A second common form of Co-operative Federation is a Co-operative Union, whose objective (according to Gide) is “to develop the spirit of solidarity among societies and… in a word, to exercise the functions of a government whose authority, it is needless to say, is purely moral.” Co-operatives UK and the International Co-operative Alliance are examples of such arrangements.
In some countries with a strong Co-operative sector, such as the UK, Co-operatives may find it advantageous to form a Parliamentary Political party to represent their interests. The British Co-operative Party and the Canadian Co-operative Commonwealth Federation are prime examples of such arrangements.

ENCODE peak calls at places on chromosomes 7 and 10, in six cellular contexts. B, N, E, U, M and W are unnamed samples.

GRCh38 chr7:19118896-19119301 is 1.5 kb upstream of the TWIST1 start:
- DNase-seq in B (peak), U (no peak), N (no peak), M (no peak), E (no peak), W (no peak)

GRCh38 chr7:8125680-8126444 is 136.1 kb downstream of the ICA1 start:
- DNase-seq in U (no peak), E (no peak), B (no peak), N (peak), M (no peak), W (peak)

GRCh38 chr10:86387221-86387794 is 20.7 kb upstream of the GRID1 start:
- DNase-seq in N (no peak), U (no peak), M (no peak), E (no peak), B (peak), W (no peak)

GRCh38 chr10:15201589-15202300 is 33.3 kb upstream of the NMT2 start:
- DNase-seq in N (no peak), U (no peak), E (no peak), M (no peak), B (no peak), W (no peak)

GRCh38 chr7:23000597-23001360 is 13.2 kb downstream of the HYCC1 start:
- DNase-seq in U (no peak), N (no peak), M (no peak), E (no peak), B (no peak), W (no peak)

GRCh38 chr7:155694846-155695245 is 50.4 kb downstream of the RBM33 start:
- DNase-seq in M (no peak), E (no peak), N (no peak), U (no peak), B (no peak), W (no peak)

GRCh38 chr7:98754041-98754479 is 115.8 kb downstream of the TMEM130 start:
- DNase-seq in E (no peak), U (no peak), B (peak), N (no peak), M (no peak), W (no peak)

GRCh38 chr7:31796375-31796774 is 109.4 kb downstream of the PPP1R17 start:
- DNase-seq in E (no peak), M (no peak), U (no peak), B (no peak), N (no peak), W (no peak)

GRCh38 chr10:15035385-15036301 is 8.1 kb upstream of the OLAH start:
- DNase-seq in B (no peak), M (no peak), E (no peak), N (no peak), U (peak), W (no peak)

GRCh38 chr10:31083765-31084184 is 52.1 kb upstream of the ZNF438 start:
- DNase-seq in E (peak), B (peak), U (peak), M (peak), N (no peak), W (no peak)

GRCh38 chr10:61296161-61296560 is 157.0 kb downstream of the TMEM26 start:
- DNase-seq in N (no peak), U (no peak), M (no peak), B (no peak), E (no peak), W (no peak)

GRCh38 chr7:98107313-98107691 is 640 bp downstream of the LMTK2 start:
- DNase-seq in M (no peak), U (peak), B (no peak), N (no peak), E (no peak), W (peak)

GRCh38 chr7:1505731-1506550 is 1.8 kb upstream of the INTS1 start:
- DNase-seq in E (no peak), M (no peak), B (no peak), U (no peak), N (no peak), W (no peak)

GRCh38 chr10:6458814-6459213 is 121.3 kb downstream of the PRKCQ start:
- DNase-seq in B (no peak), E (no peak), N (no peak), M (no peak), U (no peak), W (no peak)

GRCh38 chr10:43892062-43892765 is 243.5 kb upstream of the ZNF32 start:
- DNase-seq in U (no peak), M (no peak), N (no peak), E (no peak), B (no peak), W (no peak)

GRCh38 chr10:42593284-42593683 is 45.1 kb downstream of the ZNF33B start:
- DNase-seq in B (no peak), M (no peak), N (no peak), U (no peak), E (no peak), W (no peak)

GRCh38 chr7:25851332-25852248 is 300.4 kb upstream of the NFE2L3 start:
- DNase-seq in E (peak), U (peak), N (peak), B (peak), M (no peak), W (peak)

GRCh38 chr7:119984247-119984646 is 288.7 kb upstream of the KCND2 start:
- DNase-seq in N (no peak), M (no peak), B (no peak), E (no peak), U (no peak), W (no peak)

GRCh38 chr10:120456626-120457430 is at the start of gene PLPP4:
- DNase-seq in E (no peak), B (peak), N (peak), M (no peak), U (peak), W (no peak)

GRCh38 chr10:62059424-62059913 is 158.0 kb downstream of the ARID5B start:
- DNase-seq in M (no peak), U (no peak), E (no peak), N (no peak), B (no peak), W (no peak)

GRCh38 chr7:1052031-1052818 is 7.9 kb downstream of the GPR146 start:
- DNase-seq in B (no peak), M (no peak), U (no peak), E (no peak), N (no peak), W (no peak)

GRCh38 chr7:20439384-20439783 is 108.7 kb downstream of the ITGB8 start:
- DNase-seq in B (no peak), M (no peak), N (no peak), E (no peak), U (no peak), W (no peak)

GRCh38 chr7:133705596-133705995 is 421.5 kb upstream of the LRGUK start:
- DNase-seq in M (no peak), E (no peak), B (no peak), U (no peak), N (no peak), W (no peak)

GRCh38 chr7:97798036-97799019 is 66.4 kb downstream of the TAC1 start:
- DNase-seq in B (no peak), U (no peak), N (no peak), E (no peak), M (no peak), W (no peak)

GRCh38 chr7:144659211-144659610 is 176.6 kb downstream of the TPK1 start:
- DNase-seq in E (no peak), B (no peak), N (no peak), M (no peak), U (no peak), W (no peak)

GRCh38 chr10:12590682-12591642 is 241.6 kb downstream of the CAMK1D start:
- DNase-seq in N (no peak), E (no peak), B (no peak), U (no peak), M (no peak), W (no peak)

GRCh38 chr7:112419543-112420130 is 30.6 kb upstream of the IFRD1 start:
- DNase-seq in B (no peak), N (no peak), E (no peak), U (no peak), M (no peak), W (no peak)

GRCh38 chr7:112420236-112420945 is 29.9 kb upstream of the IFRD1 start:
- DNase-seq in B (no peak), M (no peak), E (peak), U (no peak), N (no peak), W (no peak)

In the UK, cooperatives formed the Co-operative Party in the early twentieth century to represent members of co-ops in Parliament. The Co-operative Party now has a permanent electoral pact with the Labour Party, and has 29 Members of parliament who were elected at the 2005 General Election as 'Labour and Co-operative' MPs. UK co-operatives retain a significant market share in food retail, insurance, banking, funeral services, and the travel industry in many parts of the country.